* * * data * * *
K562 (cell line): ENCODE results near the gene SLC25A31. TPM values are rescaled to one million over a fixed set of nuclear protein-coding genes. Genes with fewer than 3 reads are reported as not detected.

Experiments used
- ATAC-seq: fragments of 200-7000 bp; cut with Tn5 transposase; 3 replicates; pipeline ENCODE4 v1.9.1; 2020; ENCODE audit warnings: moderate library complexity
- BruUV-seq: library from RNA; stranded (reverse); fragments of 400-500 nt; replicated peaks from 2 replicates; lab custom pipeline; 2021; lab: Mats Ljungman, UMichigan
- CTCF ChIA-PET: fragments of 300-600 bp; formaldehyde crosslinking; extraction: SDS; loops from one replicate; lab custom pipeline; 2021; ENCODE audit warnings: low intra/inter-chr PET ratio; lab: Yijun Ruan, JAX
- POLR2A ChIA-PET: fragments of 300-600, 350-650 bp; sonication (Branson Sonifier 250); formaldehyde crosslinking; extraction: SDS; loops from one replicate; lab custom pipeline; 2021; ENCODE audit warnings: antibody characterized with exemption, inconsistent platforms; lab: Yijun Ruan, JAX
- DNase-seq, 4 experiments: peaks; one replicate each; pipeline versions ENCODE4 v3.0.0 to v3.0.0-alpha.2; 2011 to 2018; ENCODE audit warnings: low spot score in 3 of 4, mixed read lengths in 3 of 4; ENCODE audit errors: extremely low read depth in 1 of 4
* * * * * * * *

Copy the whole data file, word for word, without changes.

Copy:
K562 (cell line): ENCODE results near the gene SLC25A31. TPM values are rescaled to one million over a fixed set of nuclear protein-coding genes. Genes with fewer than 3 reads are reported as not detected.

Experiments used
- ATAC-seq: fragments of 200-7000 bp; cut with Tn5 transposase; 3 replicates; pipeline ENCODE4 v1.9.1; 2020; ENCODE audit warnings: moderate library complexity
- BruUV-seq: library from RNA; stranded (reverse); fragments of 400-500 nt; replicated peaks from 2 replicates; lab custom pipeline; 2021; lab: Mats Ljungman, UMichigan
- CTCF ChIA-PET: fragments of 300-600 bp; formaldehyde crosslinking; extraction: SDS; loops from one replicate; lab custom pipeline; 2021; ENCODE audit warnings: low intra/inter-chr PET ratio; lab: Yijun Ruan, JAX
- POLR2A ChIA-PET: fragments of 300-600, 350-650 bp; sonication (Branson Sonifier 250); formaldehyde crosslinking; extraction: SDS; loops from one replicate; lab custom pipeline; 2021; ENCODE audit warnings: antibody characterized with exemption, inconsistent platforms; lab: Yijun Ruan, JAX
- DNase-seq, 4 experiments: peaks; one replicate each; pipeline versions ENCODE4 v3.0.0 to v3.0.0-alpha.2; 2011 to 2018; ENCODE audit warnings: low spot score in 3 of 4, mixed read lengths in 3 of 4; ENCODE audit errors: extremely low read depth in 1 of 4